Prospective evaluation of renal function, serum vitamin D level, and risk of fall and fracture in community-dwelling elderly subjects
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This prospective study in elderly showed that kidney function plays a minor role in explaining the high prevalence of vitamin D deficiency seen in noninstitutionalized elderly subjects. However, 25-hydroxyvitamin D levels were clearly inversely associated with risk for first fall, which was especially seen in subjects with calcium levels above median.
Few prospective studies in elderly exist that have investigated the association of renal dysfunction and vitamin D status on risk of falls. The aim of this study is to evaluate the association of renal function with 25-hydroxyvitamin D (25-OH-D) levels and, secondly, to assess the role of both factors on the risk of falls and subsequent bone fractures.
This is a prospective population-based cohort study among noninstitutionalized elderly subjects during a 1-year follow-up. 25-OH-D levels and renal function were estimated, the latter by cystatin C-based equations. Information on falls was assessed prospectively.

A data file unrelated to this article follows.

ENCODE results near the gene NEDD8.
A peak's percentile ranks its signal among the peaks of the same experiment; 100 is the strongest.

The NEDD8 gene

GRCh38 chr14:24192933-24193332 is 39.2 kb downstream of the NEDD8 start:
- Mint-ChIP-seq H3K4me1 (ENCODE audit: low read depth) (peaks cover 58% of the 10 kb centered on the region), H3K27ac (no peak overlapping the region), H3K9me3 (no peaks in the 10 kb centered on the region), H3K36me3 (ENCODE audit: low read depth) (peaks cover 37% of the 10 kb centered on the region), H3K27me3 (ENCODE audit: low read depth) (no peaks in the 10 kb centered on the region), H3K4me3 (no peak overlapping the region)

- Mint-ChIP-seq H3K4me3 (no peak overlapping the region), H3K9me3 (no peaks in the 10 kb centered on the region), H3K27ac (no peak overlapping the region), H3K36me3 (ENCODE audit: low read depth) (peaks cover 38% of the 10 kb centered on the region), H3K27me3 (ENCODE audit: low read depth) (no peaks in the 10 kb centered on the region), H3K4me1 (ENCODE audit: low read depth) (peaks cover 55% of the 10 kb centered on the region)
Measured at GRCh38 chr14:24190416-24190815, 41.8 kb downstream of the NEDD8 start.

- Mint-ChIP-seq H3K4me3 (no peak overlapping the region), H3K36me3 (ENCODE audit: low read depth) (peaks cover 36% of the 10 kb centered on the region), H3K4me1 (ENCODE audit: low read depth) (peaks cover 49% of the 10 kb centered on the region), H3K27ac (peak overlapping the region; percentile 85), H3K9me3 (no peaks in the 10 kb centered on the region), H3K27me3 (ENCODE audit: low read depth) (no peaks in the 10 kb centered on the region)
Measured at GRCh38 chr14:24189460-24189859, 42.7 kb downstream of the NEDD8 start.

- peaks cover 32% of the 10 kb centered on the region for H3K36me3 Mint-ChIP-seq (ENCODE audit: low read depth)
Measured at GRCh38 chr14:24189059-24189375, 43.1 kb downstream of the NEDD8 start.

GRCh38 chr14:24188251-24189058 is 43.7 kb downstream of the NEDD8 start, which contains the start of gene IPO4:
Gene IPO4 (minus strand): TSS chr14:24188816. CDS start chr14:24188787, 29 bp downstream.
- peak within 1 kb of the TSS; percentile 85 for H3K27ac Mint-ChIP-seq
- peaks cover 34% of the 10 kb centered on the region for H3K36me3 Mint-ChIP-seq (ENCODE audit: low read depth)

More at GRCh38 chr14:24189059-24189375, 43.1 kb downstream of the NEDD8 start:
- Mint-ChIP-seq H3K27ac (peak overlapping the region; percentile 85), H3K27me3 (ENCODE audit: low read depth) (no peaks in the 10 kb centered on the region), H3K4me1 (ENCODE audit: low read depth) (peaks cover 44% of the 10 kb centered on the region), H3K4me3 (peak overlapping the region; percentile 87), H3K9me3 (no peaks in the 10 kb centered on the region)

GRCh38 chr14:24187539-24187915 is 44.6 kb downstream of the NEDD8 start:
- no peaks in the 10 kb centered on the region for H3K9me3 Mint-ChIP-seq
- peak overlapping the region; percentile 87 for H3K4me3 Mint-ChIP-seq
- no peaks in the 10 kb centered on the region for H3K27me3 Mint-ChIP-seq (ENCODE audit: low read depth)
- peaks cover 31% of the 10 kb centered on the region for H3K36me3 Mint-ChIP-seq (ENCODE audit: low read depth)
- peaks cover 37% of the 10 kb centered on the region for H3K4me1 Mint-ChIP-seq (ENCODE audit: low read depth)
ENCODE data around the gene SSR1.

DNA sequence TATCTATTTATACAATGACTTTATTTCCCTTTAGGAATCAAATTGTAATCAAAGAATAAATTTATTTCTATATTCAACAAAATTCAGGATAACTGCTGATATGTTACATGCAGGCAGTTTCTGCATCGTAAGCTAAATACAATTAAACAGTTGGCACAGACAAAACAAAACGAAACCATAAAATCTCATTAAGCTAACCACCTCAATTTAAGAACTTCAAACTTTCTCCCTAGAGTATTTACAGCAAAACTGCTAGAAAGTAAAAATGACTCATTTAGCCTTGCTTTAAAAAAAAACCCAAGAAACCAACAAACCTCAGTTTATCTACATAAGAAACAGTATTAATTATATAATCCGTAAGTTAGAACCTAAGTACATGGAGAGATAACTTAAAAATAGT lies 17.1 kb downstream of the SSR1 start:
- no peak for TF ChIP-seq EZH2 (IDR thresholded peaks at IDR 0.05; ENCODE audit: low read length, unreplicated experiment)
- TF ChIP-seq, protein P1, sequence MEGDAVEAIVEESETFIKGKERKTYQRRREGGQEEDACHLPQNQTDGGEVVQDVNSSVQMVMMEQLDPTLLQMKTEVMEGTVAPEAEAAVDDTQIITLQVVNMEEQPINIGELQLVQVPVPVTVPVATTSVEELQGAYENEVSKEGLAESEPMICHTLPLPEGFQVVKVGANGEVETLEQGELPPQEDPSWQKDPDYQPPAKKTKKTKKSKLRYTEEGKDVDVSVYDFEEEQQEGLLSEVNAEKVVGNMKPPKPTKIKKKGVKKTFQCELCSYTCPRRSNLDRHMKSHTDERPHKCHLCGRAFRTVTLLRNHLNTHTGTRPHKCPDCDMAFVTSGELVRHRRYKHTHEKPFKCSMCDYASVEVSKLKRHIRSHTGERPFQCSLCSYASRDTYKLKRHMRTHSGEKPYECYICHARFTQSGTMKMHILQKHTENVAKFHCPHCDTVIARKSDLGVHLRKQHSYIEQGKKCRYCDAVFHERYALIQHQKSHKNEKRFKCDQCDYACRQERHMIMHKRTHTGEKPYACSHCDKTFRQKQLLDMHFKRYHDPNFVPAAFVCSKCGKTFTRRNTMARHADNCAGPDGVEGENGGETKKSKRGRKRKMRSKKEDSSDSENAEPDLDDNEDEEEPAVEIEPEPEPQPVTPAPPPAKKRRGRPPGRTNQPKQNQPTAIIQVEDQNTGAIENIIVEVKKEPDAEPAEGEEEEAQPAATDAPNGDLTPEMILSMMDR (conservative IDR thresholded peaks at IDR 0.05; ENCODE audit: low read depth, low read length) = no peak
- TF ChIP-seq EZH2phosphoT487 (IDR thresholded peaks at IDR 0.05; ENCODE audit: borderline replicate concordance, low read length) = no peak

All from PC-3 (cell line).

Overall, 1,385 subjects aged 65 and older were included in the study (mean age 75.6 years), of whom 9.2 % had a 25-OH-D serum level above 75 nmol/L (US units 30 ng/mL); 41.4 %, between 50 and 75 nmol/L (US units 20 to 29 ng/mL, insufficiency); and 49.4 %, <50 nmol/L (US units <20 ng/mL, deficiency). We found no association of chronic kidney disease with risk of first fall. In contrast, 25-OH-D serum categories were clearly associated with risk of first fall and we found evidence of effect modification with calcium levels. In the group with a calcium level above the median (≥9.6 mg/dL), subjects with 25-OH-D serum level between 50 and 75 nmol/L and with concentrations <50 nmol/L had a hazard rate ratio (HRR) of 1.75 (1.03–2.87) and 1.93 (1.10–3.37) for risk of first fall. 25-OH-D serum levels were also associated with several markers of inflammation and hemodynamic stress.
We demonstrated an association of 25-OH-D serum levels and risk of first fall, which was especially evident in subjects with serum calcium in upper normal, independent of renal function.
KeywordsElderly Falls Prospective cohort study Renal function Vitamin D
The study was funded by a grant from the Ministry of Science, Research and Arts, state of Baden-Wuerttemberg, Germany, as part of the Geriatric Competence Center, Ulm University and by funds from the Department of Internal Medicine II-Cardiology, Ulm University. The authors would like to thank Mrs. Gerlinde Trischler for the expert technical assistance. The funders had no role in the study design, data collection and analysis, decision to publish, or preparation of the manuscript.
Conflicts of interest
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